Author Topic: Dry yeast for English styles  (Read 10555 times)

Offline PORTERHAUS

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Re: Dry yeast for English styles
« Reply #45 on: February 11, 2016, 06:08:05 PM »
I ended up using some Muntons Gold yeast that I have been wanting to try. I brewed a Premium/Best Bitter and pitched 2 6g packets of rehydrated yeast at 65* and I oxygenated only slightly. It fermented 65-66*. It started showing some activity within hours of pitching and by morning was bubbling away. I seen full krausen at day two and by day 3 it was dropping. Day for the krausen was all but gone and only a bubbles were on top of the beer while I can see it was still doing it's thing. I bumped the temps to 68* after 4 days and it's finishing up and I can see the beer is actually clearing. I'm going to dry hop it soon and see how well it clears, then cold crash just before kegging.

I'm interested in trying the final beer since a few have mentioned it's actually a good English yeast. Another reason I'm so glad to have found this place. Just more and more bits of good info going around. So far it seems to be a good performer...just have to see what it did for the beer.

Offline chumley

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Re: Dry yeast for English styles
« Reply #46 on: February 12, 2016, 04:37:14 PM »
Check the gravity before you cold crash, Porterhous.  I found that Munton's Gold is similar to Fuller's as it tends to drop fast, and you may need to rouse it a couple of times to get to your target FG.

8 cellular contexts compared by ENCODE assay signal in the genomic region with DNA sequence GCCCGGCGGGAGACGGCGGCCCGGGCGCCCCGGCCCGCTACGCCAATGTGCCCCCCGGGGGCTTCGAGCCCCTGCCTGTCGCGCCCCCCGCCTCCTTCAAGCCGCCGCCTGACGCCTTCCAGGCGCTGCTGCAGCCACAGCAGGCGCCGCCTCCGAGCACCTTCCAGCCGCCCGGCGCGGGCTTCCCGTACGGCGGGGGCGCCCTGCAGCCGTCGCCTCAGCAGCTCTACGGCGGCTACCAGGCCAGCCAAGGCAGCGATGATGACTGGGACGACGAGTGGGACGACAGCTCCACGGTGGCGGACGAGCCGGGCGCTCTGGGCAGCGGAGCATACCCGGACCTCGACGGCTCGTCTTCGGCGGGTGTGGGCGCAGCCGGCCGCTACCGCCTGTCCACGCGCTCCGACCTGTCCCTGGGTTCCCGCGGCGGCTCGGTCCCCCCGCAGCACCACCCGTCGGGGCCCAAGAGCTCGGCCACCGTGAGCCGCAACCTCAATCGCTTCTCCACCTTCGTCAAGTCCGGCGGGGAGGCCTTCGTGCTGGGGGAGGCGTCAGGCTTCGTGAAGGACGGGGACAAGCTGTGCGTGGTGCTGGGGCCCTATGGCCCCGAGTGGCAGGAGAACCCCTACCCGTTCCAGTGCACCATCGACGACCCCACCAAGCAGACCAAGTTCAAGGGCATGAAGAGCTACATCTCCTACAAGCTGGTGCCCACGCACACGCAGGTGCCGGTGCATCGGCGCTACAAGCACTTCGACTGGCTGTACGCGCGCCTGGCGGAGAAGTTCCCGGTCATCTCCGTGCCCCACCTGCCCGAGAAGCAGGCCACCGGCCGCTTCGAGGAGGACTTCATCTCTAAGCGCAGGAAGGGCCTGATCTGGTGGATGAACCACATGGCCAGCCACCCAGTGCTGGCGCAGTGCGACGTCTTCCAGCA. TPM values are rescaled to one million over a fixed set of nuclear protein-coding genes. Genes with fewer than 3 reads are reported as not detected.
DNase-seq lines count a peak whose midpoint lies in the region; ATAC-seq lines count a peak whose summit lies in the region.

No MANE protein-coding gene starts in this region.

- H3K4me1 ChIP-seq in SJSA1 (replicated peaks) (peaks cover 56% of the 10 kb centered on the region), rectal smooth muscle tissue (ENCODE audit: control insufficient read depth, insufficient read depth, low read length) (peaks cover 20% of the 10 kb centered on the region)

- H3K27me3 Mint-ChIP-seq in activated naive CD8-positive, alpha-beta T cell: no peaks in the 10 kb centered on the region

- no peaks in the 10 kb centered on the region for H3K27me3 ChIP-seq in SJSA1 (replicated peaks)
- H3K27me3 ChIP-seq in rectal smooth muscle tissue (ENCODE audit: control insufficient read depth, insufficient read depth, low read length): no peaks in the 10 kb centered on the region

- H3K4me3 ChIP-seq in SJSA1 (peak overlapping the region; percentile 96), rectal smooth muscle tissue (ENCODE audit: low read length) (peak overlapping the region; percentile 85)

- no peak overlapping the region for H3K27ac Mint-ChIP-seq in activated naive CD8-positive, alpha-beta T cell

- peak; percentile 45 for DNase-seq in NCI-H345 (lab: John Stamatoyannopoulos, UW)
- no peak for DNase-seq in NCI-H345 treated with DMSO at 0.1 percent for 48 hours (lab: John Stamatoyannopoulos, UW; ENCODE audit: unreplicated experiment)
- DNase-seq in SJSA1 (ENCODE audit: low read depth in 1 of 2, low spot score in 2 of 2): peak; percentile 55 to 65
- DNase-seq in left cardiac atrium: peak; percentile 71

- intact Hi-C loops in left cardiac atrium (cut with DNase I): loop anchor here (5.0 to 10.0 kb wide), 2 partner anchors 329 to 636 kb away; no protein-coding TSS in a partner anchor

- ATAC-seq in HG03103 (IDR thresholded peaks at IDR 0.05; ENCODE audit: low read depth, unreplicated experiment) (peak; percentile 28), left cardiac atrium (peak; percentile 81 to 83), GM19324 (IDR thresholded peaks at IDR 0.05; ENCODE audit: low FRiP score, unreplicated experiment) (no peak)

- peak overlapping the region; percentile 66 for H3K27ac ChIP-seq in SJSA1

Offline mabrungard

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Re: Dry yeast for English styles
« Reply #47 on: February 12, 2016, 09:10:26 PM »
Just remember that calcium content of the water directly influences how quickly yeast flocculate. High calcium content causes faster and more complete clearing of beer. That is a reason why Burton ales were noted for their clarity.

If your yeast flocs too fast, you may have too much calcium in your water. Remember, yeast get ALL the calcium that they need for their metabolism from the malt. The extra provided by the water is not really needed. Zero calcium water can be used to brew with, it just might take forever for the beer to clear!
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Offline PORTERHAUS

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Re: Dry yeast for English styles
« Reply #48 on: February 13, 2016, 07:34:36 AM »
Thanks guys. Chumley it was your recomendations that got me to try the Muntons. Ill check the gravity before crashing. Its dry hopping now and when I added tthe hops yesterday there was still some activity or at least some co2 coming out of solution which I was glad to see for the dry hopping.

Martin my tested tap water has about 35ppm Ca. I didnt do any mineral additions this time around. I dont thi k the yeast is floccing prematurely, just maybe that it is naturally a strong floccing yeast. I bumped the temps and gave it a rousing at dry hopping so that should help it finish off.